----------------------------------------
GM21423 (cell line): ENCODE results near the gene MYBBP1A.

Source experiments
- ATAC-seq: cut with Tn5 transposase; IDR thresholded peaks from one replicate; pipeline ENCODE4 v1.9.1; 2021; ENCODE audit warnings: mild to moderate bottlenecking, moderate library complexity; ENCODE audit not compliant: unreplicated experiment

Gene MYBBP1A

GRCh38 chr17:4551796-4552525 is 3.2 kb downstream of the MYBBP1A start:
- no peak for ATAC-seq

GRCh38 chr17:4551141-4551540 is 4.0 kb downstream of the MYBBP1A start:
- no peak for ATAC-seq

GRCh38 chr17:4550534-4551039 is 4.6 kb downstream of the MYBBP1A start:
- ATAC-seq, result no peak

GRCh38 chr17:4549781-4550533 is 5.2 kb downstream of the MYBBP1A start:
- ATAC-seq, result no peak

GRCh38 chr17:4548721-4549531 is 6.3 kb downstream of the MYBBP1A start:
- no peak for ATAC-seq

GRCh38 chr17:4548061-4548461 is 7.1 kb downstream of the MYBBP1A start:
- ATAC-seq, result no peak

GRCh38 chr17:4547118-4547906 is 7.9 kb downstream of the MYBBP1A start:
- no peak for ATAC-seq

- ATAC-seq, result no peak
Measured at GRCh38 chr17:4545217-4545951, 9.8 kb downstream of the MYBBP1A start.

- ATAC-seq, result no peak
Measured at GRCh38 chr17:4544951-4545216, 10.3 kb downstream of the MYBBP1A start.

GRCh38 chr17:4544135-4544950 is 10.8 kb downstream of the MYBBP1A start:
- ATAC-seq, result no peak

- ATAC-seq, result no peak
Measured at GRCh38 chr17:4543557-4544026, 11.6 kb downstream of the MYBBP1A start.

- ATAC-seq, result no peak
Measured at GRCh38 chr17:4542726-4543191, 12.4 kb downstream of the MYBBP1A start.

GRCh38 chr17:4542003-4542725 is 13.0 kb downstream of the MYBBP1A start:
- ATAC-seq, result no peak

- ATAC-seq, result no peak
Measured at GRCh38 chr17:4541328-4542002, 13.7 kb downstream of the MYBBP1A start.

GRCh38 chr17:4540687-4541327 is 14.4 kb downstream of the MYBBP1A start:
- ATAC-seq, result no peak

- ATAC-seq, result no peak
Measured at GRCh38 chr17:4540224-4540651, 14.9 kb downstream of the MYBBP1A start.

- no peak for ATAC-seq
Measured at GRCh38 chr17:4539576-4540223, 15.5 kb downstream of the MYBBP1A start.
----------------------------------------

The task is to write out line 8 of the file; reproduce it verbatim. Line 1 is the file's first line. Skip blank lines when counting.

- no peak for ATAC-seq